I’m not a fan of hockey or of Canadian film, but when I heard about Score: A Hockey Musical, I knew I had to go, because more than anything I like to have fun watching a movie. Combining hockey and musicals sounded like a fun idea to me. It was the opening night film at the Toronto Film Festival and I’ve been seeing previews for it for months in the preshow that Empire Theaters puts on before the movie. But if you haven’t heard of it, the story goes like this:
A sheltered teenage hockey phenom decides to play organized hockey, but runs into trouble when his pacifist attitude clashes with the culture of hockey violence.
And if you haven’t heard of it, you’re not alone. For a movie about hockey, it didn’t generate much interest. It was me and about five high schoolers (possibly from the drama club) in the cinema for an opening weekend showing. Perhaps everyone else had read the advance reviews from the film festivals and decided not to bother. More likely they either didn’t hear of it or they don’t trust Canadian movies enough to pay $11.50 for a ticket. I don’t blame them. We don’t have much of a track record. Is Score going to change all that? Well, maybe.
The movie follows a 17 year old boy named Farley Gordon (Noah Reid) who’s homeschooled and has never watched TV but plays fabulous hockey against the guys who hang out at the local rink. He’s got a pair of hippie/anarchist parents (Olivia Newton John and Marc Gordon) who want to take him backpacking across Chechnya so he can practice his Russian…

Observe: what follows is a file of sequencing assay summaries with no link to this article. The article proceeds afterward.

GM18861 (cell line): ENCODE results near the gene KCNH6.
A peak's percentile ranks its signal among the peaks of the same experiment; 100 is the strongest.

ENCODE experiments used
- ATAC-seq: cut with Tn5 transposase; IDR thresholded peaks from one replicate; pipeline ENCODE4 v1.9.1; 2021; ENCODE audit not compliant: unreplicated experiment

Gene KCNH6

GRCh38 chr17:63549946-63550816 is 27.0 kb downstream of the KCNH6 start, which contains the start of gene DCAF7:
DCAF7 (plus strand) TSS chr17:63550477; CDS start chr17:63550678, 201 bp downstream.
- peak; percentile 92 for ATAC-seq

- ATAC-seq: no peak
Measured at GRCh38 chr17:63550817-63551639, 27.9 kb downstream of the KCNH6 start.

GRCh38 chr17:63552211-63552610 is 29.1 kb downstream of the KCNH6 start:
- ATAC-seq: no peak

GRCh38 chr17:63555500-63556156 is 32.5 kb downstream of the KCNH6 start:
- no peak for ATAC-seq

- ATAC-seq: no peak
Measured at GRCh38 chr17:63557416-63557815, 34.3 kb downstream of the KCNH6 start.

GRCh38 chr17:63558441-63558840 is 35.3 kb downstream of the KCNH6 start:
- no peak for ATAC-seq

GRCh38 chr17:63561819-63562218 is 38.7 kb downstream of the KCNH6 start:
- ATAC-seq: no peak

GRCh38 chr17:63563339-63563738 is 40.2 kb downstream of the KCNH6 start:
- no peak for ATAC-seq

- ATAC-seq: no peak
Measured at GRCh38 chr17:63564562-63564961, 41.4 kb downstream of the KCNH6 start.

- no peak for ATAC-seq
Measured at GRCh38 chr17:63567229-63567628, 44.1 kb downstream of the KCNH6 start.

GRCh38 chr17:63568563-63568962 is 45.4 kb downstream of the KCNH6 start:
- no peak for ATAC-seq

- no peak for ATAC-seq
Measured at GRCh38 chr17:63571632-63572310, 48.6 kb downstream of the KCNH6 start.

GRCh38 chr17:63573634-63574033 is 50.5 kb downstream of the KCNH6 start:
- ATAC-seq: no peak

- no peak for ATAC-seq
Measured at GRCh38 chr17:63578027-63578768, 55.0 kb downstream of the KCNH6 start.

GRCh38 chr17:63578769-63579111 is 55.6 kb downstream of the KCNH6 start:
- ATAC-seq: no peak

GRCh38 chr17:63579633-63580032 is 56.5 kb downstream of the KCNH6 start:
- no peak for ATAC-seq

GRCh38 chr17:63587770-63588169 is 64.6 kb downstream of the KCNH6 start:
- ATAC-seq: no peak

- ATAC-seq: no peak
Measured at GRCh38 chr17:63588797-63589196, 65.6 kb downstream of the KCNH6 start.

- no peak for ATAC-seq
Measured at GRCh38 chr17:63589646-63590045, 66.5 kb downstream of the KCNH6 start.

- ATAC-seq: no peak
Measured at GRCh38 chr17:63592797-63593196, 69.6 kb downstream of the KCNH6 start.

They’re snooty and wacky and hilarious and easily my favorite part of the film.
Farley’s also got a girl-next-door best friend named Eve (Allie MacDonald) who plays the cello and has a crush on him. Life is simple until the owner of the Brampton Blades (Stephen McHattie) discovers him and convinces him to play organized hockey. This is a conflict because Farley doesn’t believe in violence, and the reason that half the people in Canada like hockey is because of the fights.
Oh dear me, they seem rather aggressive.
His teammates, who nickname him “Peacock,” are the kind of people who light farts on fire and pee their names in the snow (i.e. guys) so if Farley wants to fit in he’s got to assimilate, which means fart lighting, snow peeing, and punching people in the face. It’s a good setup, but they go a little too overboard with the fighting obsession (I don’t really think people would react that badly if a player didn’t want to fight) and the way they solve the problem in the end is just stupid, given the attitudes they’ve established the other players and fans have.
Hooray! We needed to end the movie somehow!
But overally, the story’s not too bad. Paradoxically, Score: A Hockey Musical would’ve been a better film if it hadn’t been a musical. There are a couple of fun songs, like the song they sing when they’re all fighting each other (the lyrics go: “jab jab hook hook kidney punch”) but most of them sound the same, and a lot of times they’re just singing their conversations while they’re walking around or standing in front of each other.